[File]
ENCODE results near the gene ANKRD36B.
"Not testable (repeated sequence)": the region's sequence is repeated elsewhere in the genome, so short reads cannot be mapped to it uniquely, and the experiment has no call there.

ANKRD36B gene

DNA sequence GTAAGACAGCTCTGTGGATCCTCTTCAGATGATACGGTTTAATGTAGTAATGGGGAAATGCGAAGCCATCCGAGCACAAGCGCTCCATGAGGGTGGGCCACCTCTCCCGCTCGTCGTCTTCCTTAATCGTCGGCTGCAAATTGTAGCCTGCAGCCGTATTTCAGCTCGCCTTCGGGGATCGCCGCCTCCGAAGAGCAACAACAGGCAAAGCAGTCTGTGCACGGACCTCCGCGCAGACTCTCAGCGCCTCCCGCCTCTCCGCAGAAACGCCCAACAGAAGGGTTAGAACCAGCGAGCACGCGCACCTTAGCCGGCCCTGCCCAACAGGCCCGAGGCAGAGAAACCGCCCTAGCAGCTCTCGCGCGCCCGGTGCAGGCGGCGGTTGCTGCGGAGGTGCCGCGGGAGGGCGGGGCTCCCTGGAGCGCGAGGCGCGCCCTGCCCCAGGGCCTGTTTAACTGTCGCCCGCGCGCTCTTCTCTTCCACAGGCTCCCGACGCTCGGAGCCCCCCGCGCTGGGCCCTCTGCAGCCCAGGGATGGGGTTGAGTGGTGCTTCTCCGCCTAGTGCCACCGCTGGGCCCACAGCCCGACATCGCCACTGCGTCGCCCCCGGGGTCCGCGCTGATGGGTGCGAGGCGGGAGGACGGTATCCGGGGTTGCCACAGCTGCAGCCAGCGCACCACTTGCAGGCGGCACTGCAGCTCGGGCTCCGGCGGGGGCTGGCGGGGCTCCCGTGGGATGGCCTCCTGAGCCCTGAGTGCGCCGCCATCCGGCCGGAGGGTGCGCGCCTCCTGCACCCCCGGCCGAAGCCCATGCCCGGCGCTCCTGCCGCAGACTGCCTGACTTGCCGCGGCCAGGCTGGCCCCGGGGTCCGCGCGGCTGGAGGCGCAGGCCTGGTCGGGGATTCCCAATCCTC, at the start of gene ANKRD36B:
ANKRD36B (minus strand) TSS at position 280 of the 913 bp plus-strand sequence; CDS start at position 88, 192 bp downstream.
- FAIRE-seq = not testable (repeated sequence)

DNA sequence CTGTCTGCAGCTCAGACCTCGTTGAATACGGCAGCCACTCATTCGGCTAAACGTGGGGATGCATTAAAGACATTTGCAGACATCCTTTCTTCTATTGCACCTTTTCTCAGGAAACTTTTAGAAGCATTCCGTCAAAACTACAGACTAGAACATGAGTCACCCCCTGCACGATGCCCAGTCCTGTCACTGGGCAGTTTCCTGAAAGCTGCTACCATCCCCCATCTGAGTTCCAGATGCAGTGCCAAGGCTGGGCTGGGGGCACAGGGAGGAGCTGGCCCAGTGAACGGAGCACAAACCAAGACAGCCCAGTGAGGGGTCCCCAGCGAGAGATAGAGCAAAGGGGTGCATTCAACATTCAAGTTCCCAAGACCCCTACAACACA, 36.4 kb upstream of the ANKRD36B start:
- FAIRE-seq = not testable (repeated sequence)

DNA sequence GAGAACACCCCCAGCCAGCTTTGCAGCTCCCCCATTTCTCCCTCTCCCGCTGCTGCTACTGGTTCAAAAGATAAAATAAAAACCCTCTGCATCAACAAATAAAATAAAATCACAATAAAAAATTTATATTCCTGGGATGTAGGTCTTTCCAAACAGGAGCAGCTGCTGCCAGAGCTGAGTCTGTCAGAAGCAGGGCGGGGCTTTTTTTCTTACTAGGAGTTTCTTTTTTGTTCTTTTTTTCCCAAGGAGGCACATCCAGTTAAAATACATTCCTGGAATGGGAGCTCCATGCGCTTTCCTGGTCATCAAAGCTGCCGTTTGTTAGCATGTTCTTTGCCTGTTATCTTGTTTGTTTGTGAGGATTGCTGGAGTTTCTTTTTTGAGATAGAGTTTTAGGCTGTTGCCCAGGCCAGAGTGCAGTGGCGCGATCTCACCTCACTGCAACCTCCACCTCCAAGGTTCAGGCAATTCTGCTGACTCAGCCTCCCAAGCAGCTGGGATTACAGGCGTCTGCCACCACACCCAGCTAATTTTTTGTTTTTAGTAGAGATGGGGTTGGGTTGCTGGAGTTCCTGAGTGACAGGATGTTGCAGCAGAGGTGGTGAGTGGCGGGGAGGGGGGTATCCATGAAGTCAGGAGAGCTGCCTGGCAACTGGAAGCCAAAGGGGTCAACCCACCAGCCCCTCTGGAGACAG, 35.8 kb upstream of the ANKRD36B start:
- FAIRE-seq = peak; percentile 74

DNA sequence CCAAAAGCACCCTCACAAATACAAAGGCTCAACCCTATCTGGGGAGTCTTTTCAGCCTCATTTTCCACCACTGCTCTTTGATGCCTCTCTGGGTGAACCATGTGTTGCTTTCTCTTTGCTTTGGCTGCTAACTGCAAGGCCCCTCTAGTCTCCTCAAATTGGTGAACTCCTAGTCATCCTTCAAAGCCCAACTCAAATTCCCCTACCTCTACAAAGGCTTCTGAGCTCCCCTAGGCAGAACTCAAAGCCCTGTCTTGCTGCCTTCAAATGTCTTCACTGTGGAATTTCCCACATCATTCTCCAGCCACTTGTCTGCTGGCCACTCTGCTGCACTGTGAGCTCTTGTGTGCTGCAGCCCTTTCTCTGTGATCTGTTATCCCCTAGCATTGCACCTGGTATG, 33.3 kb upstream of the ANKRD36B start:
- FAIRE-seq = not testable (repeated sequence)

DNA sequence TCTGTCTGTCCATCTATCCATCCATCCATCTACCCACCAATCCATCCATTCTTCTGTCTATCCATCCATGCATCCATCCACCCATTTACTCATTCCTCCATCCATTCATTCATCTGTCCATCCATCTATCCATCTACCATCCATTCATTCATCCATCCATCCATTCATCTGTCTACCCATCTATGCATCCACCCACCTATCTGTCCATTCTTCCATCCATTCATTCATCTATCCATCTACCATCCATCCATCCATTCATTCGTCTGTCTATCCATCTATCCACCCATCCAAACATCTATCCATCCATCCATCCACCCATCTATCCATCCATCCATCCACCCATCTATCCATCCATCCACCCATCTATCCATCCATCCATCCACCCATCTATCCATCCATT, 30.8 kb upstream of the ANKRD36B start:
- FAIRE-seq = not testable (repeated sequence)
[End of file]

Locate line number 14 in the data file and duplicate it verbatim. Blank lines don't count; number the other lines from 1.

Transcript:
- FAIRE-seq = not testable (repeated sequence)